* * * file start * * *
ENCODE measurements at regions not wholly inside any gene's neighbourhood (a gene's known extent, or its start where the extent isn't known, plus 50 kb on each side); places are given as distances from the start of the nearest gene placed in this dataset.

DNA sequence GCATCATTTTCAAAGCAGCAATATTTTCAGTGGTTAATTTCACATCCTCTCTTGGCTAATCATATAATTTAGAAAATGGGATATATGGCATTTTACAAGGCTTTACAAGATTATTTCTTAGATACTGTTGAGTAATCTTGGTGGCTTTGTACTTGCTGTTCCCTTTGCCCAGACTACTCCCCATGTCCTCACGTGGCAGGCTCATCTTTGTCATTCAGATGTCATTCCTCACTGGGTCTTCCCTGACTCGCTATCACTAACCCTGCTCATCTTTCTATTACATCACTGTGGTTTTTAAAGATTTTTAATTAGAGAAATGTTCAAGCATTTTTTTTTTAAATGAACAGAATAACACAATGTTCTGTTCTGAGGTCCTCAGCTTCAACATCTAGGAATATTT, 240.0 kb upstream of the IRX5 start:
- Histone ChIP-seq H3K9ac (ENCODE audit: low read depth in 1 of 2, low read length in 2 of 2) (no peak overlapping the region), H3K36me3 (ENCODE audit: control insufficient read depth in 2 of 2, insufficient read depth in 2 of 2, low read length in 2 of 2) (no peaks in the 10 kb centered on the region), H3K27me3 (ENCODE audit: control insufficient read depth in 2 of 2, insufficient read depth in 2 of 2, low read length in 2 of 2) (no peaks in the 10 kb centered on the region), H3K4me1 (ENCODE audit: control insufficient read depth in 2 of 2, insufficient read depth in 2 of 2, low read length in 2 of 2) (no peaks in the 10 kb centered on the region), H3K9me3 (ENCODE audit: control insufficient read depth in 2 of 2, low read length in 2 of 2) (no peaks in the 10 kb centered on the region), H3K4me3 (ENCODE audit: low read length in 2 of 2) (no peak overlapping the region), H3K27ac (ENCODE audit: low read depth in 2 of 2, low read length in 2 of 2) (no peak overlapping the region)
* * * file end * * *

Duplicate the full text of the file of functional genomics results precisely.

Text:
ENCODE measurements at regions not wholly inside any gene's neighbourhood (a gene's known extent, or its start where the extent isn't known, plus 50 kb on each side); places are given as distances from the start of the nearest gene placed in this dataset.

DNA sequence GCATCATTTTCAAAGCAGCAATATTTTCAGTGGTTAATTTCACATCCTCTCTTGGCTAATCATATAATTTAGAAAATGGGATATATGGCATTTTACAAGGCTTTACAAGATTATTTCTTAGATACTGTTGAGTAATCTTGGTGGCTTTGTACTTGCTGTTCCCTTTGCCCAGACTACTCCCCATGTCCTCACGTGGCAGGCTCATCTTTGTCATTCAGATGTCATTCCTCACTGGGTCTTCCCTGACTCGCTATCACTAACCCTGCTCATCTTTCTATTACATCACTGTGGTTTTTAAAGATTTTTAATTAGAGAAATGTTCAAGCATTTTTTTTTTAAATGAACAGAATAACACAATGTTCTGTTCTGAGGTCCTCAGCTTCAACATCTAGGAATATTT, 240.0 kb upstream of the IRX5 start:
- Histone ChIP-seq H3K9ac (ENCODE audit: low read depth in 1 of 2, low read length in 2 of 2) (no peak overlapping the region), H3K36me3 (ENCODE audit: control insufficient read depth in 2 of 2, insufficient read depth in 2 of 2, low read length in 2 of 2) (no peaks in the 10 kb centered on the region), H3K27me3 (ENCODE audit: control insufficient read depth in 2 of 2, insufficient read depth in 2 of 2, low read length in 2 of 2) (no peaks in the 10 kb centered on the region), H3K4me1 (ENCODE audit: control insufficient read depth in 2 of 2, insufficient read depth in 2 of 2, low read length in 2 of 2) (no peaks in the 10 kb centered on the region), H3K9me3 (ENCODE audit: control insufficient read depth in 2 of 2, low read length in 2 of 2) (no peaks in the 10 kb centered on the region), H3K4me3 (ENCODE audit: low read length in 2 of 2) (no peak overlapping the region), H3K27ac (ENCODE audit: low read depth in 2 of 2, low read length in 2 of 2) (no peak overlapping the region)